Is alcohol’s cup really running dry?
In a land once known for rugby, racing and beer, the boozy tide seems to be turning.
Just last week, Otago University released a survey linking one-quarter of our suicide deaths to alcohol. Published in the New Zealand Medical Journal, the study gives alarming evidence of the perils of excess drinking. New Zealand’s rate of 26 per cent of suicide deaths involving alcohol is higher than the World Health Organization’s global estimate of 19 per cent being attributable to alcohol. Moreover, the proportion of female suicide deaths involving alcohol is higher than in Australia, a country not widely known as a bastion of temperance.
And drinking culture is also in the cross-hairs legislatively.
Recently, newsman Paddy Gower’s TV documentary On Booze caused a commotion as he detailed the ruinous effects of grog on his own life and why he’s decided to kick the bottle.
And drinking culture is also in the cross-hairs legislatively. Green MP Chlöe Swarbrick’s Sale and Supply of Alcohol (Harm Minimisation) Amendment Bill has been drawn from the ballot and is expected to be debated next year. Swarbrick intends that the bill will—amongst other things—correct deficiencies in the way communities control how alcohol is sold.
“If the law was meant to optimise community voices, in fact, it’s done the exact opposite.”
Here’s the rub. We’ve been at this point before. The current legislation came into effect in late 2013, and—according to one District Council release at the time—“The object of the act is to reduce alcohol-related harm.” This hope was to be achieved by creating a Local Alcohol Policy, or LAP, to help locals decide how alcohol is sold in their area. What a great idea. One size doesn’t fit all. And locals generally know communities well because they live there.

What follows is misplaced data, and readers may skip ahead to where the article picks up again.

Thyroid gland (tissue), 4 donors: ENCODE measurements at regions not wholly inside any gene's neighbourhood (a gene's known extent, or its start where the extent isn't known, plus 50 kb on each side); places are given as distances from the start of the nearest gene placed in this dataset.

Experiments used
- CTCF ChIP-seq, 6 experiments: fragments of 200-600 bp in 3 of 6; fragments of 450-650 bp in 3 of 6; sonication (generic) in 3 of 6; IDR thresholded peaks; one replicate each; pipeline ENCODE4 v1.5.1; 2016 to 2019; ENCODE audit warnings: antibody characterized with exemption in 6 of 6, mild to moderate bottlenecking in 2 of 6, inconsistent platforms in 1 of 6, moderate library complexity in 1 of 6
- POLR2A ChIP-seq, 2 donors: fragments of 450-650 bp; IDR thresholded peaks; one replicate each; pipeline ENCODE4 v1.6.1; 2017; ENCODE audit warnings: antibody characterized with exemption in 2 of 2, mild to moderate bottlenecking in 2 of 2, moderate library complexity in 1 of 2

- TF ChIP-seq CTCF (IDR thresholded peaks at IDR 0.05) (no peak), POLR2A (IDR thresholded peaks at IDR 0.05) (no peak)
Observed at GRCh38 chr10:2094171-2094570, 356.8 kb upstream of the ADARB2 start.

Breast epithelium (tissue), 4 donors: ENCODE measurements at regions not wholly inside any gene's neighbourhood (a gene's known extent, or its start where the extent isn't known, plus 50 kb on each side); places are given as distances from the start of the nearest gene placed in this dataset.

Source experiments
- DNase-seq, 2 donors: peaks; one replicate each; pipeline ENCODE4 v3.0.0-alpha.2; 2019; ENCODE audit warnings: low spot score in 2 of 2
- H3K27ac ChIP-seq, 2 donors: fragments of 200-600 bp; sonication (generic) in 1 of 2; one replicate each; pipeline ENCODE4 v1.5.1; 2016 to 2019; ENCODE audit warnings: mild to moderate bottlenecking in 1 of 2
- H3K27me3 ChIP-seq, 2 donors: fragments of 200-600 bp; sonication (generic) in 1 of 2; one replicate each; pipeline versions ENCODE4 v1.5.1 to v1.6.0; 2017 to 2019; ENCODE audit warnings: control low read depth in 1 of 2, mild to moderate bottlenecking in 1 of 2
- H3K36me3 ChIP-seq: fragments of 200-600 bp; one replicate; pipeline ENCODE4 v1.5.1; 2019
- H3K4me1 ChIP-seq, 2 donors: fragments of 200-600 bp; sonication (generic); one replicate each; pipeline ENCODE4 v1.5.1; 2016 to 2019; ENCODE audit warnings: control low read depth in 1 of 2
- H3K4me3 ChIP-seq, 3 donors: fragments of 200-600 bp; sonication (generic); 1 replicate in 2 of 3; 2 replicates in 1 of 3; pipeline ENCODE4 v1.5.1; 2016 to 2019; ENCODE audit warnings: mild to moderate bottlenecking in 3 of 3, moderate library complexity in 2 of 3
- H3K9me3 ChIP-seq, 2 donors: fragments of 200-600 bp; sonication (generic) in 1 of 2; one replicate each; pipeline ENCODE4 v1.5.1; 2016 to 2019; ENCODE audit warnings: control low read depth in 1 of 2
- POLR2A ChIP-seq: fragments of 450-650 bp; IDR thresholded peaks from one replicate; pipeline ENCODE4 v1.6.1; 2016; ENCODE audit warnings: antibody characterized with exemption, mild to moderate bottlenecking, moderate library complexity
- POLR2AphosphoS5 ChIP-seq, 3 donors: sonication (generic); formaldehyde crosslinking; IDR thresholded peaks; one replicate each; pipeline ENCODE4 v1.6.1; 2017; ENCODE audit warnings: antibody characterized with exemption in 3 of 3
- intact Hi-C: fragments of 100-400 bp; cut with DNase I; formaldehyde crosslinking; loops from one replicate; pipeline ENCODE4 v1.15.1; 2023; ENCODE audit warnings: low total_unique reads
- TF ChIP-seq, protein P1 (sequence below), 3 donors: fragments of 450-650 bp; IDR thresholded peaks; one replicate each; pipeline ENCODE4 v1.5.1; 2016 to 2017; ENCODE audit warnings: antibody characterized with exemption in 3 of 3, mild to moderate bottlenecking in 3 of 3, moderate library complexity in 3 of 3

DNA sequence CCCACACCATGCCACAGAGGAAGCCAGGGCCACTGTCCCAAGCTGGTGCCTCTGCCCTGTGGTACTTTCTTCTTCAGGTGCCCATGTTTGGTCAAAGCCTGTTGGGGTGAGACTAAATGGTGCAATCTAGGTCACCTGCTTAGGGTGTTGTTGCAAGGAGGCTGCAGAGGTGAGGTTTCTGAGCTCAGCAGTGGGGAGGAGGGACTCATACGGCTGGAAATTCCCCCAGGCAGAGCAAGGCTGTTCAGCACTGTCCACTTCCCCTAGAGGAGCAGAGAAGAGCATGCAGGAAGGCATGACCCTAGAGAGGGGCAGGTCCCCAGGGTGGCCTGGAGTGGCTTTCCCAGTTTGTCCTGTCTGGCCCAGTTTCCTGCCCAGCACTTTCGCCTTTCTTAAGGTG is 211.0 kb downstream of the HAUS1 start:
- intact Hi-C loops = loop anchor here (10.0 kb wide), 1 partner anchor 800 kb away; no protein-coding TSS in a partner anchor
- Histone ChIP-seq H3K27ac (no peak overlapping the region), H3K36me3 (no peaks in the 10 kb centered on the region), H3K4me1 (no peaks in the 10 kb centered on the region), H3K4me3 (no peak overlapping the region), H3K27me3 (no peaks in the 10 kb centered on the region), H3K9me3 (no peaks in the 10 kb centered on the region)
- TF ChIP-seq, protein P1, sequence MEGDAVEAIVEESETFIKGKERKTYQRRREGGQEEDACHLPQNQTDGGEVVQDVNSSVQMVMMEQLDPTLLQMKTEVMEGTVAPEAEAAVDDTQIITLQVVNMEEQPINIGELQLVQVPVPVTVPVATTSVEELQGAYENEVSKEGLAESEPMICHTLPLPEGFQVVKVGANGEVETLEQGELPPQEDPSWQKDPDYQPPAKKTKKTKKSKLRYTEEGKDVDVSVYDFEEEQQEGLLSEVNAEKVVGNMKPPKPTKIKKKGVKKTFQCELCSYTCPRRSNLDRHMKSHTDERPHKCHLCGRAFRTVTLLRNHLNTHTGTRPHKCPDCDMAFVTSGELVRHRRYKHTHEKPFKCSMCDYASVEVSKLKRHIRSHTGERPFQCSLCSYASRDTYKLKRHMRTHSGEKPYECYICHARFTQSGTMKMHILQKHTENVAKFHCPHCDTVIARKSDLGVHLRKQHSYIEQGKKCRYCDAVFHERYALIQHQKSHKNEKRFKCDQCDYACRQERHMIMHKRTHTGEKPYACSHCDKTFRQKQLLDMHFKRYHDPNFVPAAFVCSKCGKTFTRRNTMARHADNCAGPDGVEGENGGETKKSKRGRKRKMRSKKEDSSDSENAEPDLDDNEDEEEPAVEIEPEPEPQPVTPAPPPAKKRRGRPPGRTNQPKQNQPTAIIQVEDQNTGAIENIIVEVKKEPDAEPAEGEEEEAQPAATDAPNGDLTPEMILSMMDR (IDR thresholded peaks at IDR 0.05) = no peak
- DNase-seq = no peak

But in the words of one public health observer, “If the law was meant to optimise community voices, in fact, it’s done the exact opposite.” As Alcohol Healthwatch notes, as of “May 2022, 41 of the 67 Councils have an adopted LAP. Of all the draft policies, the two supermarket chains have appealed 86% of them and bottle stores have appealed 72%.”
What will be interesting will be how the vested interests who engulfed the LAP procedure will respond to this new challenge.
Right now, there’s no LAP in Hamilton, Wellington, Christchurch or Auckland. In fact, Auckland Council’s LAP has been in appeals for seven years, is due to be heard at the Supreme Court, and has cost the Council over $1 million in legal fees alone.
Very laudably, Chlöe Swarbrick aims to curtail the LAP appeals process with her amendments. What will be interesting will be how the vested interests who engulfed the LAP procedure will respond to this new challenge. As Hāpai Te Hauora CEO Selah Hart has said, “It’s going to come down to a conscience vote, and we know that many members of Parliament have interests or could be in some way, shape, or form conflicted in making these decisions…”
So let’s continue to think national and act local. The tide may be turning for Kiwi drinking culture and those who profit from it, but—as the past shows—tides can be turned back.go back